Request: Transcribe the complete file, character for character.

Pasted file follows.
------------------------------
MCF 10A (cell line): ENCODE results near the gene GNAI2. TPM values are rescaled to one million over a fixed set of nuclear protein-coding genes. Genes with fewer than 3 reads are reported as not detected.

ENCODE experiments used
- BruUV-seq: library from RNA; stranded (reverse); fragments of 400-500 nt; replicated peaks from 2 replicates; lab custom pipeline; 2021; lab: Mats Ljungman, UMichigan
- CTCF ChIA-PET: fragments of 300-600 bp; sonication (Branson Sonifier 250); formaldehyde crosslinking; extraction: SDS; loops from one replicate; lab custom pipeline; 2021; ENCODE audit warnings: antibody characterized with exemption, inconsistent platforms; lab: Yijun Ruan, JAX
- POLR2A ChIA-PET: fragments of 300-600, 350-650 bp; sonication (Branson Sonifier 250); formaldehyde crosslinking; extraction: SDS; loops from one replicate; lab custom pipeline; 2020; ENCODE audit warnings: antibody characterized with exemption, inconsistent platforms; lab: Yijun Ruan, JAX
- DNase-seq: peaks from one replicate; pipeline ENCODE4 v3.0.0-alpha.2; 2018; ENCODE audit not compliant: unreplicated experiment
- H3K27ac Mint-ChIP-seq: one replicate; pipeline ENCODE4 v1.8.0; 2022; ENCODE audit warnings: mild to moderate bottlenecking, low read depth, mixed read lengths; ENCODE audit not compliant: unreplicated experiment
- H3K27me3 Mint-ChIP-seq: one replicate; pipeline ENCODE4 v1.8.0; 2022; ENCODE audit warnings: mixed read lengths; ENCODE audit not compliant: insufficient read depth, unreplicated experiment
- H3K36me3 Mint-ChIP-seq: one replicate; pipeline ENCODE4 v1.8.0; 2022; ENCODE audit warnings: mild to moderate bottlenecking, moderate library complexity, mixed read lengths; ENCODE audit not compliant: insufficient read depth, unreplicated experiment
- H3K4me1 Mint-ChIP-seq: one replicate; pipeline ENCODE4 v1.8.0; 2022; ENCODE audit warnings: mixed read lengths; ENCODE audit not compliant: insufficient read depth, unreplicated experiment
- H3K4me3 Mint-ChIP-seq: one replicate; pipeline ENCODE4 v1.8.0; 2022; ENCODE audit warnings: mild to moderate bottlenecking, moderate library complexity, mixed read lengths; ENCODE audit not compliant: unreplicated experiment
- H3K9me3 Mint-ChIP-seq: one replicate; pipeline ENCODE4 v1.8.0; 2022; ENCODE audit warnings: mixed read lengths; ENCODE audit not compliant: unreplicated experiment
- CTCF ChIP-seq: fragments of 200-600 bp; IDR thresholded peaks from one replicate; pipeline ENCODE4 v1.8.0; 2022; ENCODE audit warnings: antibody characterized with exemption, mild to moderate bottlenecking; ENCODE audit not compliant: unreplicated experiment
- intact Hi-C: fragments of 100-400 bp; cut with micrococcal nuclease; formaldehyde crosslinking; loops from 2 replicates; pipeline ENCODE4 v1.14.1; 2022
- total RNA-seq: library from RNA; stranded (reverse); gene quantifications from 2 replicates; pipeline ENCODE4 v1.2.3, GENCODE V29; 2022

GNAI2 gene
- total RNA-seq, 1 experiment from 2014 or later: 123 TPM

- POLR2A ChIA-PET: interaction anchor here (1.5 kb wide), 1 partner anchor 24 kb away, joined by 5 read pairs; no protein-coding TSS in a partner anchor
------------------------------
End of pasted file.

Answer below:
MCF 10A (cell line): ENCODE results near the gene GNAI2. TPM values are rescaled to one million over a fixed set of nuclear protein-coding genes. Genes with fewer than 3 reads are reported as not detected.

ENCODE experiments used
- BruUV-seq: library from RNA; stranded (reverse); fragments of 400-500 nt; replicated peaks from 2 replicates; lab custom pipeline; 2021; lab: Mats Ljungman, UMichigan
- CTCF ChIA-PET: fragments of 300-600 bp; sonication (Branson Sonifier 250); formaldehyde crosslinking; extraction: SDS; loops from one replicate; lab custom pipeline; 2021; ENCODE audit warnings: antibody characterized with exemption, inconsistent platforms; lab: Yijun Ruan, JAX
- POLR2A ChIA-PET: fragments of 300-600, 350-650 bp; sonication (Branson Sonifier 250); formaldehyde crosslinking; extraction: SDS; loops from one replicate; lab custom pipeline; 2020; ENCODE audit warnings: antibody characterized with exemption, inconsistent platforms; lab: Yijun Ruan, JAX
- DNase-seq: peaks from one replicate; pipeline ENCODE4 v3.0.0-alpha.2; 2018; ENCODE audit not compliant: unreplicated experiment
- H3K27ac Mint-ChIP-seq: one replicate; pipeline ENCODE4 v1.8.0; 2022; ENCODE audit warnings: mild to moderate bottlenecking, low read depth, mixed read lengths; ENCODE audit not compliant: unreplicated experiment
- H3K27me3 Mint-ChIP-seq: one replicate; pipeline ENCODE4 v1.8.0; 2022; ENCODE audit warnings: mixed read lengths; ENCODE audit not compliant: insufficient read depth, unreplicated experiment
- H3K36me3 Mint-ChIP-seq: one replicate; pipeline ENCODE4 v1.8.0; 2022; ENCODE audit warnings: mild to moderate bottlenecking, moderate library complexity, mixed read lengths; ENCODE audit not compliant: insufficient read depth, unreplicated experiment
- H3K4me1 Mint-ChIP-seq: one replicate; pipeline ENCODE4 v1.8.0; 2022; ENCODE audit warnings: mixed read lengths; ENCODE audit not compliant: insufficient read depth, unreplicated experiment
- H3K4me3 Mint-ChIP-seq: one replicate; pipeline ENCODE4 v1.8.0; 2022; ENCODE audit warnings: mild to moderate bottlenecking, moderate library complexity, mixed read lengths; ENCODE audit not compliant: unreplicated experiment
- H3K9me3 Mint-ChIP-seq: one replicate; pipeline ENCODE4 v1.8.0; 2022; ENCODE audit warnings: mixed read lengths; ENCODE audit not compliant: unreplicated experiment
- CTCF ChIP-seq: fragments of 200-600 bp; IDR thresholded peaks from one replicate; pipeline ENCODE4 v1.8.0; 2022; ENCODE audit warnings: antibody characterized with exemption, mild to moderate bottlenecking; ENCODE audit not compliant: unreplicated experiment
- intact Hi-C: fragments of 100-400 bp; cut with micrococcal nuclease; formaldehyde crosslinking; loops from 2 replicates; pipeline ENCODE4 v1.14.1; 2022
- total RNA-seq: library from RNA; stranded (reverse); gene quantifications from 2 replicates; pipeline ENCODE4 v1.2.3, GENCODE V29; 2022

GNAI2 gene
- total RNA-seq, 1 experiment from 2014 or later: 123 TPM

- POLR2A ChIA-PET: interaction anchor here (1.5 kb wide), 1 partner anchor 24 kb away, joined by 5 read pairs; no protein-coding TSS in a partner anchor